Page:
How to Prepare for Your Christmas Road Trip

If you’re going away for the holidays you’re not alone. Millions of Americans head out, with others flying, others taking the train or bus, while a significant number choose to drive. Roads can become quickly clogged, especially around major metropolitan areas and anyplace where snow, sleet, or ice are a factor.

Getting there requires planning, which you likely already do, including mapping out a route. These days, though, the physical maps have given way to GPS, with Apple CarPlay and Android Auto often supplying the directions. Still, it is important to weigh your route options and do the necessary adjustments along the way.

To that end, we’ve come up with the ideal way to prepare for your Christmas trip.

4 Tips for Prepping for a Winter Trek

snow covered road
A snow-covered road is pretty, but treacherous.

Most of our ideas are seasonal, but a few of the tips are ideal no matter the season.

Perform a walkaround.

Before you hit the road, walk around the vehicle and inspect your car. If tire pressure is low, then inflate them. Likewise, check the spare for air. You should also have a jack and chocks to change a tire. No spare? An inflator may do.

Turn on the car and check all the lights. These include headlights, daytime running lights, accent lights, fog lights, side marker lights, taillights, and any other exterior lighting. Replace burnt-out bulbs, but please know that a fuse may be the culprit.

Lift the hood.

Ensure that the car is ready for a trip by checking fluid levels. A winter blend for the washer fluid is ideal if you’re traveling to a sub-freezing destination. Likewise, your radiator fluid should handle the cold air.

You’ll also want to inspect the battery to discover if it is running sufficiently or needs replacement. Sometimes, all that’s needed is a thorough wipe down of the detritus that gathers on the posts. Inspect all belts and hoses for cracks and leaks. Replace as needed.

Swap out the tires.

If you live in a warm climate, winter tires are a foreign matter to you. But for folks living in areas where ‘Ole Man Winter pays a regular visit, they know that three-season radials won’t do. Yes, they are still known as “all-season radials” by some, but they are not a solid choice for anyone who drives on snow and ice.

Instead, investing in a set of winter tires is ideal, as these will supply the grip needed when the moving gets tough. A set is composed of four tires: you should always have matching tires on all four corners, regardless of the season.

Add to your emergency kit.

You do have an emergency kit, right? A kit is a must for every vehicle, no matter the season. Your year-round kit should include flares, a flashlight, extra batteries, jumper cables, and duct tape. Also, a medical kit is the ideal kit within a kit choice. A cell phone charger or an extra battery goes far no matter what the season.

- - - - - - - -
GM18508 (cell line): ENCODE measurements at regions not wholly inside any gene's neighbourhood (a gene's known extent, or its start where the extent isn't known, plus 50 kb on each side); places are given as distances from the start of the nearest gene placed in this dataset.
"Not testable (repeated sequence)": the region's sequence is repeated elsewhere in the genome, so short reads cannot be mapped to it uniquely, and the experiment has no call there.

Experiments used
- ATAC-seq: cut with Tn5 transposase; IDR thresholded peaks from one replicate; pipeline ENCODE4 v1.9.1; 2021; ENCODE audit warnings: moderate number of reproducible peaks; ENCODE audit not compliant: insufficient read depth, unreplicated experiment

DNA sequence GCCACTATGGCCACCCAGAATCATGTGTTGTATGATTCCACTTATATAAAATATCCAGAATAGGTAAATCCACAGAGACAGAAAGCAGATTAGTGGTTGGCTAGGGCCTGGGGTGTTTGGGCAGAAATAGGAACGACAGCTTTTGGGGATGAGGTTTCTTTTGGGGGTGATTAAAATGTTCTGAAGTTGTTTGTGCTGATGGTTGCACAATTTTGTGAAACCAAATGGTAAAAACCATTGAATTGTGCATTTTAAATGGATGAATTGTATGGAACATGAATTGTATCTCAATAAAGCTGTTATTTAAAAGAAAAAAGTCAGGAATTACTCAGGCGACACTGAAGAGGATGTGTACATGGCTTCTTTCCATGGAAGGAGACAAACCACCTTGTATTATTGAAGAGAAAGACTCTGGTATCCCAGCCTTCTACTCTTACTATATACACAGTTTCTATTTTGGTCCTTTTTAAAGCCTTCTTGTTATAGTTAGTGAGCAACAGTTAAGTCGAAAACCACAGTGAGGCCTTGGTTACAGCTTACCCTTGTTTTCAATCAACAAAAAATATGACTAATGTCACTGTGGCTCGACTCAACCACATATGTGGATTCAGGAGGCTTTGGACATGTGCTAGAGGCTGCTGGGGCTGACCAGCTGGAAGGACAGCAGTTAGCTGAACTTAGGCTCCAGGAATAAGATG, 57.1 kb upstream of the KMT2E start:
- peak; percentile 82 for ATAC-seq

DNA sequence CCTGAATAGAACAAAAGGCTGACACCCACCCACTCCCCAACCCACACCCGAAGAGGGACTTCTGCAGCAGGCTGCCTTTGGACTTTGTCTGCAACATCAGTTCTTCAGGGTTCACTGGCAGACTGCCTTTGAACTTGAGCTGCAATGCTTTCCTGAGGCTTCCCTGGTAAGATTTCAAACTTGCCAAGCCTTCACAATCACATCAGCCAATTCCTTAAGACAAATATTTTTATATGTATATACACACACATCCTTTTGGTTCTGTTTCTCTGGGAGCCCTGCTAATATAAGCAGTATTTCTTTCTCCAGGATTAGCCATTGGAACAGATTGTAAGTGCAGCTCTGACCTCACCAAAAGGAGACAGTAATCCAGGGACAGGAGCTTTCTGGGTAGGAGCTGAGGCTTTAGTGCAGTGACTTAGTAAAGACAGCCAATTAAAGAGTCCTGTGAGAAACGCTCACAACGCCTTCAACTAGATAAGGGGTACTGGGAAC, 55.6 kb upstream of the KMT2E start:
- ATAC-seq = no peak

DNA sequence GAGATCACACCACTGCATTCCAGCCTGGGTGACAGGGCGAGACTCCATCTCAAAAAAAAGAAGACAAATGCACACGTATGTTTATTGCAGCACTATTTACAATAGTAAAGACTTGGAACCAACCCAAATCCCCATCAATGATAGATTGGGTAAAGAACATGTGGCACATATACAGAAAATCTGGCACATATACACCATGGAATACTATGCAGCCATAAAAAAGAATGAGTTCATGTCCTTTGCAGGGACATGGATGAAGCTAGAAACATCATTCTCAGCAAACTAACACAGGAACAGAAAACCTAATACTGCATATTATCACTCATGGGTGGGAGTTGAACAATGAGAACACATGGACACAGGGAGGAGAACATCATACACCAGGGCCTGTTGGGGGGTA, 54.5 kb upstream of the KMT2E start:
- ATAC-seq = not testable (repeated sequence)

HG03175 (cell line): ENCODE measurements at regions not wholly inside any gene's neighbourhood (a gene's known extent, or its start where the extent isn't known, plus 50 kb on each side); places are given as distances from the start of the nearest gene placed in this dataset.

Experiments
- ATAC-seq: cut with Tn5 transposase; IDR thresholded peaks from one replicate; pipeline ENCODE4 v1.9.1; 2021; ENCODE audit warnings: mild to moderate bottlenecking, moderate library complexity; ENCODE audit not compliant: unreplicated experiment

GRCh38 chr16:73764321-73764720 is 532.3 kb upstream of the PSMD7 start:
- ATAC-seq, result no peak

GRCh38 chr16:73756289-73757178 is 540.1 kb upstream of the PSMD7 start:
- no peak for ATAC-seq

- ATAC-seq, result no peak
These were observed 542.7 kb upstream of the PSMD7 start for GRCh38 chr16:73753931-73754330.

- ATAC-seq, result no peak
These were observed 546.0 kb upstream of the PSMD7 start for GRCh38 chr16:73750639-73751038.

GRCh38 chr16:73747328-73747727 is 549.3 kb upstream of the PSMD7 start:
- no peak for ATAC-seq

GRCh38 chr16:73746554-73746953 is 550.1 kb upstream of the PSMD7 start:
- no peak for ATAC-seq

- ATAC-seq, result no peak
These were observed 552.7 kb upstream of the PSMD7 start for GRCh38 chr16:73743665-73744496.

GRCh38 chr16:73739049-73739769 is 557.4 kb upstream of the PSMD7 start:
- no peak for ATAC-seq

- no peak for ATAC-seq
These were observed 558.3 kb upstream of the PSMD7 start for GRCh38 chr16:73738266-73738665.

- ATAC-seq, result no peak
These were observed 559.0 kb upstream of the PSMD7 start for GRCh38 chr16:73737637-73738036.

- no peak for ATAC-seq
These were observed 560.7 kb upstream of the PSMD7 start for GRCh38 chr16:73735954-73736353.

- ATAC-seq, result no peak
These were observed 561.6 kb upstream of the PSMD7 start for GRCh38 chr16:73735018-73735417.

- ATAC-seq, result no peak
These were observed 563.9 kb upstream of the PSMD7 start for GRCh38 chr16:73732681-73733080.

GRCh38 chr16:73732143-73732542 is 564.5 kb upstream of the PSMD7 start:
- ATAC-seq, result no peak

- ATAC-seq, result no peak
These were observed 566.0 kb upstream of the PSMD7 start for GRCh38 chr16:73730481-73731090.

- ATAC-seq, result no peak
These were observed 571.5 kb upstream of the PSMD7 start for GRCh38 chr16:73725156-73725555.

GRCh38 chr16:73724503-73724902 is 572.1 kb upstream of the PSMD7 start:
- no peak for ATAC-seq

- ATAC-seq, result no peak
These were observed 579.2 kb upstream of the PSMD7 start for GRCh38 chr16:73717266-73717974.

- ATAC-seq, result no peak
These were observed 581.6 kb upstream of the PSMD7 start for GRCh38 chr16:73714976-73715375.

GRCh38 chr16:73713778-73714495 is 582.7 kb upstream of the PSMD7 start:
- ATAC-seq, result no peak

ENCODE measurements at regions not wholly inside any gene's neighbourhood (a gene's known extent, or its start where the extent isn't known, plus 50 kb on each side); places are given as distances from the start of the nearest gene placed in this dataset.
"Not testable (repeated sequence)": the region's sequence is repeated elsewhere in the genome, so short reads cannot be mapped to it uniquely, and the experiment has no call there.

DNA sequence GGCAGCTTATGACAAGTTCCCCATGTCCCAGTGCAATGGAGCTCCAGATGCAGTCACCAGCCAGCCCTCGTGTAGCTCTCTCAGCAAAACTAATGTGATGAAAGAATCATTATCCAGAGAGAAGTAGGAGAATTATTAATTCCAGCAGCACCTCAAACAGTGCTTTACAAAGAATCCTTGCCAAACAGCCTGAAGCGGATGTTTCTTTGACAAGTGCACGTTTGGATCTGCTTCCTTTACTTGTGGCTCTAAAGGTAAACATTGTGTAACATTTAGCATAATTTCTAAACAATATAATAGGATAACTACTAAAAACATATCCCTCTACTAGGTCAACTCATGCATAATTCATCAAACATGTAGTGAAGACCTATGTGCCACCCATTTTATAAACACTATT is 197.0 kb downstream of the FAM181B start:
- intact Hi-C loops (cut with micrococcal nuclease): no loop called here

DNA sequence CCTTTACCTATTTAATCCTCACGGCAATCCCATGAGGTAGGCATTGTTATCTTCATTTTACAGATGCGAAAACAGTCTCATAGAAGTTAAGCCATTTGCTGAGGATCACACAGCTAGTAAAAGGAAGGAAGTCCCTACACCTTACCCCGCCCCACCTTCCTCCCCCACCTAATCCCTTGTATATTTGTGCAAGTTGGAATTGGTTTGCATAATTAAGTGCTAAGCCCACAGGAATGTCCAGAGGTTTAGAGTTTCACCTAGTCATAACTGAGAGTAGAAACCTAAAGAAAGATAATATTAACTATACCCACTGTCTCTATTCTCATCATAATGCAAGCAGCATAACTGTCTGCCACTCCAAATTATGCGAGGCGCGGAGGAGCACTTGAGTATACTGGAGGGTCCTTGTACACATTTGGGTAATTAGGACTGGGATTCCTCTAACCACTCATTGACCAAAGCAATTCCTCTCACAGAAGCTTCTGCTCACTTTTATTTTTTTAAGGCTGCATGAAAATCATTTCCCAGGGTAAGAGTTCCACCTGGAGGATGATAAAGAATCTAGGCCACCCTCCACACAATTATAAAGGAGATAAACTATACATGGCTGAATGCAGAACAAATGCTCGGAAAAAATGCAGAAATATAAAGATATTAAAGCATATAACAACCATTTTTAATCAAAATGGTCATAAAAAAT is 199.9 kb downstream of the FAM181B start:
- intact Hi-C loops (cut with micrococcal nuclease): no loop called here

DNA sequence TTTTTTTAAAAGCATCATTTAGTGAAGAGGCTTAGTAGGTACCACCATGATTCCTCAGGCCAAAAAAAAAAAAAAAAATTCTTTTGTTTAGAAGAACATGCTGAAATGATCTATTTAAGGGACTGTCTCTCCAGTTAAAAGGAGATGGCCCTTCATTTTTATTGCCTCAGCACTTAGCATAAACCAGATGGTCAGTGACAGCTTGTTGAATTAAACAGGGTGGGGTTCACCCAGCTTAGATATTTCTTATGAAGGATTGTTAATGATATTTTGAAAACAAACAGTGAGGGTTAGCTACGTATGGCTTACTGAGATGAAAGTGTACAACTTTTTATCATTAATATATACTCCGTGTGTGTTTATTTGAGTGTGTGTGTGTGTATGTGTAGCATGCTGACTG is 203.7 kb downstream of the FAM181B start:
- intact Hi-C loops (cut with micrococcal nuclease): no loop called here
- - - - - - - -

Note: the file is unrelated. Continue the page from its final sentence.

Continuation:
But when winter hits, a few extra items come in handy. These include a foldable snow shovel and sand or cat litter, the latter for supplying grip on the road when you become stuck. Nonperishable food, winter clothing gear, and a blanket come in handy. Just imagine finding yourself stuck somewhere with no cell phone coverage and plunging nighttime temperatures.

Driving Tips

Once on the road, do not hurry to your destination. Take your time, plan for breaks about every two hours, and keep an eye on traffic and weather conditions.

If the move out gets tough, switch to “Plan B.” Certainly, that plan may involve finding a place to stay to wait out a storm or at least stay there until the snowplows have come through.

Further, keep in mind important driving tips, such as turning your wheel into the direction of the skid and doubling or tripling your space between vehicles. Lastly, an auto club membership or other towing services may come in handy while on the road. Ensure that your membership is active.

Photo Credits

liz west from Boxborough, MA, USA, CC BY 2.0, via Wikimedia Commons

In-article photo credit Tama66

Author: Matthew Keegan
Matt Keegan has maintained his love for cars ever since his father taught him kicking tires can be one way to uncover a problem with a vehicle’s suspension system. He since moved on to learn a few things about coefficient of drag, G-forces, toe-heel shifting, and how to work the crazy infotainment system in some random weekly driver. Matt is a member of the Washington Automotive Press Association and is a contributor to various print and online media sources.

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